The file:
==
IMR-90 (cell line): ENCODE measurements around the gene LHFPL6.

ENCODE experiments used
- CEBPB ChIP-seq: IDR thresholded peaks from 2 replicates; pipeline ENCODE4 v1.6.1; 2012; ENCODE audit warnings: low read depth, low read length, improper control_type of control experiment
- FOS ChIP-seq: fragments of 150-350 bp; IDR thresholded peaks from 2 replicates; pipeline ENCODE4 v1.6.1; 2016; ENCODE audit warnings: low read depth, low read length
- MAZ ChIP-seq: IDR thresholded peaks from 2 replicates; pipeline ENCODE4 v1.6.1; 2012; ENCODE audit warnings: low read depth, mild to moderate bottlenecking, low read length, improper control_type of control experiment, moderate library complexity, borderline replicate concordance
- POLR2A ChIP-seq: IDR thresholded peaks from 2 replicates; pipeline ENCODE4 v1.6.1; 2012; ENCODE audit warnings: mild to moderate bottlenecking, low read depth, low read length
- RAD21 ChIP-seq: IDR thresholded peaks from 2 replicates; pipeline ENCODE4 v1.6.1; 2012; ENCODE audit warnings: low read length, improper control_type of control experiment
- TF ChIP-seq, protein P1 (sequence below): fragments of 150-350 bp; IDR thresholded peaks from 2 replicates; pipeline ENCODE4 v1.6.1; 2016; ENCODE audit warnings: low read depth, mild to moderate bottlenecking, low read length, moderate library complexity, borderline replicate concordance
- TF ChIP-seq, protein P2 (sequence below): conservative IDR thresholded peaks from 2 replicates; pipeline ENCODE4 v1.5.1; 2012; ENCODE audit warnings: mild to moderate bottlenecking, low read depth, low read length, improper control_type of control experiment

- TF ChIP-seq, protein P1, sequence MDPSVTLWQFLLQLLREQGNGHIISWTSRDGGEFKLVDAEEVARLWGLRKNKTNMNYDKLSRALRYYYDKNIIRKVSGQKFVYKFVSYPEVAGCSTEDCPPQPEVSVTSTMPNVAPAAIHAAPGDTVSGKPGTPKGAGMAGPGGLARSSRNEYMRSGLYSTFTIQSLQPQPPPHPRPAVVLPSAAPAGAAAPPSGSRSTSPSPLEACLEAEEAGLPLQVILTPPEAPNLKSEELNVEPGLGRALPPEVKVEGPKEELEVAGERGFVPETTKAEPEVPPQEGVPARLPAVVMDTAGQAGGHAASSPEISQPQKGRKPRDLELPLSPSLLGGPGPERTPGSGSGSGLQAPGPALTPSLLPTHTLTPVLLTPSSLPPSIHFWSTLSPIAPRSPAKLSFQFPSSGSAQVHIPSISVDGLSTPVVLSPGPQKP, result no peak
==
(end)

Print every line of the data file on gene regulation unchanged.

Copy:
IMR-90 (cell line): ENCODE measurements around the gene LHFPL6.

ENCODE experiments used
- CEBPB ChIP-seq: IDR thresholded peaks from 2 replicates; pipeline ENCODE4 v1.6.1; 2012; ENCODE audit warnings: low read depth, low read length, improper control_type of control experiment
- FOS ChIP-seq: fragments of 150-350 bp; IDR thresholded peaks from 2 replicates; pipeline ENCODE4 v1.6.1; 2016; ENCODE audit warnings: low read depth, low read length
- MAZ ChIP-seq: IDR thresholded peaks from 2 replicates; pipeline ENCODE4 v1.6.1; 2012; ENCODE audit warnings: low read depth, mild to moderate bottlenecking, low read length, improper control_type of control experiment, moderate library complexity, borderline replicate concordance
- POLR2A ChIP-seq: IDR thresholded peaks from 2 replicates; pipeline ENCODE4 v1.6.1; 2012; ENCODE audit warnings: mild to moderate bottlenecking, low read depth, low read length
- RAD21 ChIP-seq: IDR thresholded peaks from 2 replicates; pipeline ENCODE4 v1.6.1; 2012; ENCODE audit warnings: low read length, improper control_type of control experiment
- TF ChIP-seq, protein P1 (sequence below): fragments of 150-350 bp; IDR thresholded peaks from 2 replicates; pipeline ENCODE4 v1.6.1; 2016; ENCODE audit warnings: low read depth, mild to moderate bottlenecking, low read length, moderate library complexity, borderline replicate concordance
- TF ChIP-seq, protein P2 (sequence below): conservative IDR thresholded peaks from 2 replicates; pipeline ENCODE4 v1.5.1; 2012; ENCODE audit warnings: mild to moderate bottlenecking, low read depth, low read length, improper control_type of control experiment

- TF ChIP-seq, protein P1, sequence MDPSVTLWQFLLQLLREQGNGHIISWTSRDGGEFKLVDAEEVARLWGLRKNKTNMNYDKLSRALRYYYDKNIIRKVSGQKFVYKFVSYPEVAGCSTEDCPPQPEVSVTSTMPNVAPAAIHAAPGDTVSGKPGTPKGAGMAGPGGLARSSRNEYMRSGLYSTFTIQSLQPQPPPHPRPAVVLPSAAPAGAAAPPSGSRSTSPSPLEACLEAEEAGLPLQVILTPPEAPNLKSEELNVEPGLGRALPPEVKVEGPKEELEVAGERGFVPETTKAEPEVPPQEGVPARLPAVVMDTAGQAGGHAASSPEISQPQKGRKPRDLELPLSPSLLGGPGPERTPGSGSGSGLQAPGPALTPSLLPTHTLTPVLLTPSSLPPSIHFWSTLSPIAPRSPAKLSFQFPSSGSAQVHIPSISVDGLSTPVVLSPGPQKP, result no peak